Former soldier from village near Rugby was left with life-changing injuries in crash - now he is suing the man responsible

A former army engineer from a village near Rugby whose career was ended when he suffered life threatening injuries in a head on crash has launched a legal battle for compensation of more than £200,000.

Monday, 9th December 2019, 9:36 am
Updated Monday, 9th December 2019, 9:37 am
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Jack Childs Watson, 22, needed intensive medical treatment to save his life after being cut from a wreckage of his friend’s Honda Civic after the crash on November 2, 2016.

A car driven by Stefan Gerboc tried to overtake a coach and a lorry approaching the brow of a hill on the A423 near Princethorpe, but drove head on at high speed into the Honda, which was also then immediately hit by another car.

Mr Gerboc and the driver of the other car were both jailed after pleading guilty at Leamington Crown Court on August 30 2017, to offences of causing serious injury by dangerous driving.

Now Mr Watson is suing Mr Gerboc for damages, blaming his negligence for the crash.

Solicitors for Mr Gerboc have admitted liability for the accident in October 2017, according to a High Court writ which has recently been made public.

The writ says that Mr Watson suffered a devastating injury to his left eye, leading to complete loss of sight in that eye, as well as serious facial injuries, and a fractured shoulder blade, multiple fractured ribs, internal injuries, fractured right ankle, right wrist, right hip, left foot, and right eye socket.

It says he also suffered a significant brain injury which has left him with an altered personality, fatigue, impaired memory, impaired attention, persistent headaches, and impaired sense of smell.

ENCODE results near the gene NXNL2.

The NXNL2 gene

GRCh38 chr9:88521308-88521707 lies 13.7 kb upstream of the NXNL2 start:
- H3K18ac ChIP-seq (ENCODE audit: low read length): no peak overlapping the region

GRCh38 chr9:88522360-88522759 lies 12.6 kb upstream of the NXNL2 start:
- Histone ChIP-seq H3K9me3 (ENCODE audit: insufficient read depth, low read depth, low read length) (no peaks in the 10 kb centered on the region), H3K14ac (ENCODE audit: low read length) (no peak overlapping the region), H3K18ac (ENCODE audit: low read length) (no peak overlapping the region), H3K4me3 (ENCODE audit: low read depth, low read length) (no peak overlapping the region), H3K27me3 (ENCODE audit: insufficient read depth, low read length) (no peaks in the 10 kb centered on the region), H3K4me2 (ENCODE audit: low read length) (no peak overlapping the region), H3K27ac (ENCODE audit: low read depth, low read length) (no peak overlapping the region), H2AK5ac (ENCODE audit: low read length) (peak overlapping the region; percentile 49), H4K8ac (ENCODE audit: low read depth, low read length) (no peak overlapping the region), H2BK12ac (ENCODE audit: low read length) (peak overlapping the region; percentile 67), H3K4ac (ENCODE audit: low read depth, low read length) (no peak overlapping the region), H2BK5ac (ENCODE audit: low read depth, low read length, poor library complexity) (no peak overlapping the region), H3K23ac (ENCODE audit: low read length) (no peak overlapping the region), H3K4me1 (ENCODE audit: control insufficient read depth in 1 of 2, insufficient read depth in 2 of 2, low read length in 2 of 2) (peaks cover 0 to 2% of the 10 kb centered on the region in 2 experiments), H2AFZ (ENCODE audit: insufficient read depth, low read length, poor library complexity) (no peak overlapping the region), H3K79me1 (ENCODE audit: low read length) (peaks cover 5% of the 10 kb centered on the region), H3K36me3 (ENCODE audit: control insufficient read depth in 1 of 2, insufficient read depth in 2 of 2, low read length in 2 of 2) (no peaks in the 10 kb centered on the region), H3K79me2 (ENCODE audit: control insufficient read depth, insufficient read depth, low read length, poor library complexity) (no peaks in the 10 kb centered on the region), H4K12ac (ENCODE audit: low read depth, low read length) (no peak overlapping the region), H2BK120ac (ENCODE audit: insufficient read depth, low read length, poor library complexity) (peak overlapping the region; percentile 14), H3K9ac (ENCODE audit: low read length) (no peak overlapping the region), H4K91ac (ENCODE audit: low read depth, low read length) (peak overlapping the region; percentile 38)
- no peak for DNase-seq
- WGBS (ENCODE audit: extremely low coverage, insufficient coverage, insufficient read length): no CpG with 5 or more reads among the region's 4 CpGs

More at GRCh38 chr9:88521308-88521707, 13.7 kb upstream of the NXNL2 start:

The accident has additionally led to psychological trauma and distress.

He needed surgery for his injuries, but four months after leaving hospital he tried to return to work as a vehicle engineer for the Royal Electrical and Mechanical Engineers.

However, he ended up being put on sick leave and later underwent rehabilitation at an Army facility in 2017, endured further surgery, but could not carry on with his career and was discharged from the military in June 2018.

The writ states that Mr Watson says he has lost the career he loved, and has been unable to get back to the high level of physical fitness he had before the accident, as an active sportsman.

It adds that he remains on medication, will need long term support, and will remain at a major disadvantage on the open labour market.

The accident has left him with significant difficulties in day to day activities.

The writ says he is also at risk of various conditions including osteoarthritis, sympathetic ophthalmia leading to total loss of vision, dementia, and post traumatic epilepsy.

The claim is for provisional damages, and for an arrangement allowing him to return to court to seek more compensation if his condition deteriorates.